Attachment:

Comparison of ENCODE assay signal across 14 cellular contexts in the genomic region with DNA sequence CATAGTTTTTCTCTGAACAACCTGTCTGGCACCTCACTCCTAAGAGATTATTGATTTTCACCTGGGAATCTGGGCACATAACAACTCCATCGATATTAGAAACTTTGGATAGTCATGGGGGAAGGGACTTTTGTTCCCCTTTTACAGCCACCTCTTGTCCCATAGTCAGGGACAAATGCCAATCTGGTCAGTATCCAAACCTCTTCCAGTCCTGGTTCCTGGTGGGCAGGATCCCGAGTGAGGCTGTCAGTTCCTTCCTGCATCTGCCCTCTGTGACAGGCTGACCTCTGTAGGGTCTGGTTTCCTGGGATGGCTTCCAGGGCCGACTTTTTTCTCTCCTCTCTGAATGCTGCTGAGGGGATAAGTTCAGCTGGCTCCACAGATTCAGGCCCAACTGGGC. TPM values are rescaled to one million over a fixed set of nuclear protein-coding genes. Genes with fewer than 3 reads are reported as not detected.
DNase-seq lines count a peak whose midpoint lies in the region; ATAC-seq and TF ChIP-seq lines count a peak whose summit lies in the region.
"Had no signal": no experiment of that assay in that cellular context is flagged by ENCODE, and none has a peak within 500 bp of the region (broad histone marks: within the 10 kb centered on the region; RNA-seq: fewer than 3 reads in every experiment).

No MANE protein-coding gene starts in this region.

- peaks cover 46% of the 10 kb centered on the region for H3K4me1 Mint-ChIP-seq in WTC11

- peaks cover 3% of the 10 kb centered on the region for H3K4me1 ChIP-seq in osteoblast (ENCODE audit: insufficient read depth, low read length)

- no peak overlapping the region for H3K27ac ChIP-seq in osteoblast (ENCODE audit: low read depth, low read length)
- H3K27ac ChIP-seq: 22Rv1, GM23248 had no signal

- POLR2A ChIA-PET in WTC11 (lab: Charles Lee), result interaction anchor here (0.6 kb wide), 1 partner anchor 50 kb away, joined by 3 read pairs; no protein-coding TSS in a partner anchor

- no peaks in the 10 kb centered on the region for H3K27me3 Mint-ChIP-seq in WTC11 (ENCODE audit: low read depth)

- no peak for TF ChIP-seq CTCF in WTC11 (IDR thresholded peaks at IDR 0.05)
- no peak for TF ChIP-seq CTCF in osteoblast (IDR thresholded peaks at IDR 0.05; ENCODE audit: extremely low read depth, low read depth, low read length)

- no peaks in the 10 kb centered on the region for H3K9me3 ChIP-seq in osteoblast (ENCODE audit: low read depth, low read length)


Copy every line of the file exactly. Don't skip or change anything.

Comparison of ENCODE assay signal across 14 cellular contexts in the genomic region with DNA sequence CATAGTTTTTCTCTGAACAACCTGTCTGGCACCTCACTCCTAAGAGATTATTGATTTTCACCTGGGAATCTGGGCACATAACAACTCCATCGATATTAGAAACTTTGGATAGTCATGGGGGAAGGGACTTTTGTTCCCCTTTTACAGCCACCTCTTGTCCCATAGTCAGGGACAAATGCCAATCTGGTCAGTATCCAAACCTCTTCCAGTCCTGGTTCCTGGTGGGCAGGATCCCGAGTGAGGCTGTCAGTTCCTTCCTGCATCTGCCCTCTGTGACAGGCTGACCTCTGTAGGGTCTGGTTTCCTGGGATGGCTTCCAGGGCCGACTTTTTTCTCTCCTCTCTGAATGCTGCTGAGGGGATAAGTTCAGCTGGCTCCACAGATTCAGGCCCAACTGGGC. TPM values are rescaled to one million over a fixed set of nuclear protein-coding genes. Genes with fewer than 3 reads are reported as not detected.
DNase-seq lines count a peak whose midpoint lies in the region; ATAC-seq and TF ChIP-seq lines count a peak whose summit lies in the region.
"Had no signal": no experiment of that assay in that cellular context is flagged by ENCODE, and none has a peak within 500 bp of the region (broad histone marks: within the 10 kb centered on the region; RNA-seq: fewer than 3 reads in every experiment).

No MANE protein-coding gene starts in this region.

- peaks cover 46% of the 10 kb centered on the region for H3K4me1 Mint-ChIP-seq in WTC11

- peaks cover 3% of the 10 kb centered on the region for H3K4me1 ChIP-seq in osteoblast (ENCODE audit: insufficient read depth, low read length)

- no peak overlapping the region for H3K27ac ChIP-seq in osteoblast (ENCODE audit: low read depth, low read length)
- H3K27ac ChIP-seq: 22Rv1, GM23248 had no signal

- POLR2A ChIA-PET in WTC11 (lab: Charles Lee), result interaction anchor here (0.6 kb wide), 1 partner anchor 50 kb away, joined by 3 read pairs; no protein-coding TSS in a partner anchor

- no peaks in the 10 kb centered on the region for H3K27me3 Mint-ChIP-seq in WTC11 (ENCODE audit: low read depth)

- no peak for TF ChIP-seq CTCF in WTC11 (IDR thresholded peaks at IDR 0.05)
- no peak for TF ChIP-seq CTCF in osteoblast (IDR thresholded peaks at IDR 0.05; ENCODE audit: extremely low read depth, low read depth, low read length)

- no peaks in the 10 kb centered on the region for H3K9me3 ChIP-seq in osteoblast (ENCODE audit: low read depth, low read length)